Hotel Astoria, 2005 Laksegade, København, 2005 Universitetet, 2005 Chapel Street, Liverpool, 2007 Royal Liver Building, Liverpool, 2007 Zeytinburnu, Istanbul, 2007 Skulagata, Reykjavik, 2007 Borgatun, Reykjavik, 2007 Albert Platz, Dresden, 2008 DUMBO, New York, 2005 Hotel Myvatn, 2007 Klintegården, Aarhus, 2004 Marselis Boulevard, Aarhus, 2004 Langelandsgade, Aarhus, 2004

 

Off Location, 2001 -

Serien består af en række fotografier der forestiller bygninger og steder i det offentlige rum. De fremstår umiddelbart velkendte og fortrolige som bygninger og pladser, men billederne har samtidig en fremmedgørende og ’unheimlich’ karakter. De er digitalt retoucherede således, at alle spor af menneskelig tilstedeværelse og adfærd er fjernet. Biler, cykler, trafiksignaler, graffiti, døre, vinduer mm. mangler, og arkitekturen fremstår derfor ude af skala og fremmedgjort som en slags parallelvirkelighed. Der er ikke tilføjet nogen ny information til billedet, der ikke allerede findes i forvejen. Der foretages udelukkende en reducering af information og en fjernelse af forskellige elementer i billedet. Hvert fotografi er sammensat af flere digitale billeder for derved at opnå tilstrækkelig høj opløsning til at retoucheringerne fremstår troværdige.

Fotografierne spiller rollen som klassiske, dokumentariske fotografier, der uprætentiøst blot viser hvad der er sat foran kameraet. Men fotografiet afkontekstualiseres fra entydigt at henvise til et bestemt sted, en bestemt lokalitet (sådan som det ellers er fotografiets natur), til at glide over mod et billede af ren form og arkitektonisk plan.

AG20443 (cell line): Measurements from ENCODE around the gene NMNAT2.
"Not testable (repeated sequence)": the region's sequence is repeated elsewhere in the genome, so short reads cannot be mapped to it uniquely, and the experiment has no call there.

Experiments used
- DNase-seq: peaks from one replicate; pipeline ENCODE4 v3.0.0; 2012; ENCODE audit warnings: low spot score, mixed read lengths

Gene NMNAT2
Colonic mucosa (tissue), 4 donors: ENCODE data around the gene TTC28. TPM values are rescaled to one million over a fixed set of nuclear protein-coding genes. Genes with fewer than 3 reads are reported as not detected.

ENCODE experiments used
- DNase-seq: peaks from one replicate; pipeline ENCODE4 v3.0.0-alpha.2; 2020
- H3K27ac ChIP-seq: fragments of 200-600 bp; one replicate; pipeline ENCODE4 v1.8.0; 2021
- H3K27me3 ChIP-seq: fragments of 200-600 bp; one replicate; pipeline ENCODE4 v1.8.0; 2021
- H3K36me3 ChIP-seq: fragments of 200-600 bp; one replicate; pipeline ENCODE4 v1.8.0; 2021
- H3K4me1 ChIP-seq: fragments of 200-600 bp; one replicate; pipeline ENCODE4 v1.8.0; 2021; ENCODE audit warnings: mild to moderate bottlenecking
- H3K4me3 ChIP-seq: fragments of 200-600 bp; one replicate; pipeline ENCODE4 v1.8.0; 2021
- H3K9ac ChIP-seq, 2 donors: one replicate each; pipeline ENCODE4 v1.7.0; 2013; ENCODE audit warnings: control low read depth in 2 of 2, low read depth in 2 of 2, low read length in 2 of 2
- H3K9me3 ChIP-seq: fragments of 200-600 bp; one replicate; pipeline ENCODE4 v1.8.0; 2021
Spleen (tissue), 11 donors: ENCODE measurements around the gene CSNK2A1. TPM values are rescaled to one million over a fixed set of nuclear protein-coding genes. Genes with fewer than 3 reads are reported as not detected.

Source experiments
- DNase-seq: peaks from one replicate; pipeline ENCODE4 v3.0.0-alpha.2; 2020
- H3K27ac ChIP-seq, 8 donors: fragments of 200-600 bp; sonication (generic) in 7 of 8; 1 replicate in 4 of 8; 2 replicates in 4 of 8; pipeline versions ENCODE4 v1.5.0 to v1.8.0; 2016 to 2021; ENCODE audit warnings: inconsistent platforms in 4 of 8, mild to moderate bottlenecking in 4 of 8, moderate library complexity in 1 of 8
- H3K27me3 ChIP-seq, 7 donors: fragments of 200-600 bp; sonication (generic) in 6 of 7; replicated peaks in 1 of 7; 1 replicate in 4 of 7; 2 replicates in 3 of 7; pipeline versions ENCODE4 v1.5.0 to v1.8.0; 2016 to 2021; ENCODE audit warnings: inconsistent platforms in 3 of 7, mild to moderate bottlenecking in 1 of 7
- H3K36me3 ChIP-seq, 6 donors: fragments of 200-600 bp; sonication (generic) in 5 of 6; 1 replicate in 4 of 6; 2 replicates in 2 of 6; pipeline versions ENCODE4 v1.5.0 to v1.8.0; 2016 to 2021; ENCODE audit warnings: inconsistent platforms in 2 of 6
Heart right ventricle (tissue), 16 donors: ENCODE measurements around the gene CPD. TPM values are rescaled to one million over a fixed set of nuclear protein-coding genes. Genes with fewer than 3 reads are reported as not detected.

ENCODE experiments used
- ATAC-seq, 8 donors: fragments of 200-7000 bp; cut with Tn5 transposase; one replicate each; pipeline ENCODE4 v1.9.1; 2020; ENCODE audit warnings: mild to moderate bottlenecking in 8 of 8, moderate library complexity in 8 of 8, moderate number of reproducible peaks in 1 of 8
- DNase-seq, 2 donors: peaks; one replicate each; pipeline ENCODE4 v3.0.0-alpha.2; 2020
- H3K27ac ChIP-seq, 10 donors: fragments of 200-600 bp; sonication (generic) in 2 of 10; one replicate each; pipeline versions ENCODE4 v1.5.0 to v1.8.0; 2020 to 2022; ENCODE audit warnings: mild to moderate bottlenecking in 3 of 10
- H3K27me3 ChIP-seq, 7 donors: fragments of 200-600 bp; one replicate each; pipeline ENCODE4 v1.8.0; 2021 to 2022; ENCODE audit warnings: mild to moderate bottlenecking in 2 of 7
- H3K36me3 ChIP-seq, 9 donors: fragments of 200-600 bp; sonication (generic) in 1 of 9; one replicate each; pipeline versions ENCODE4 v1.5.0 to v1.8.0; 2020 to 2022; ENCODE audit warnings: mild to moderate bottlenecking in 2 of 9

Retoucheringen bidrager til billedernes urovækkende effekt.  Det kendte, det genkendelige gemmer noget umenneskeligt, noget uhyggeligt således at vores almindelige, trivielle hverdagsrum reduceres til et mennesketomt kulisseunivers, der til forveksling ligner virkeligheden.

Off Location, 2001 –

This work consists of a series of photographs that represent buildings and recognizable locations in the public space. The buildings at first appear familiar, but at the same time there is something alienating and uncanny about these pictures. They have all been digitally retouched, so that all traces of human presence and activity have been removed. Cars, bicycles, traffic lights, graffiti, doors, windows and so on, are missing, making the architecture seem out of scale and alien, like a parallel reality. This is without adding any information that was not there to begin with. All that has occurred is a reduction of information, along with a removal of various pictorial elements. Each picture has been composed of several digital photographs in order to achieve a resolution high enough to make the retouching credible.

The photographs play the part of classical, documentary pictures that unpretentiously show only what has been placed in front of the camera. However, The photograph has thus been decontextualized. Instead of referring unmistakably to a specific place, a particular locality (as is normally the nature of photography), it slides toward an image of pure form and (architectonic) plan.

The retouching contributes to the disquieting effect of the images. The familiar, the recognizable, hides within it something inhuman, uncanny, reducing our ordinary, trivial, everyday spaces to an uninhabited, set-piece universe that shows a deceptive resemblance to reality.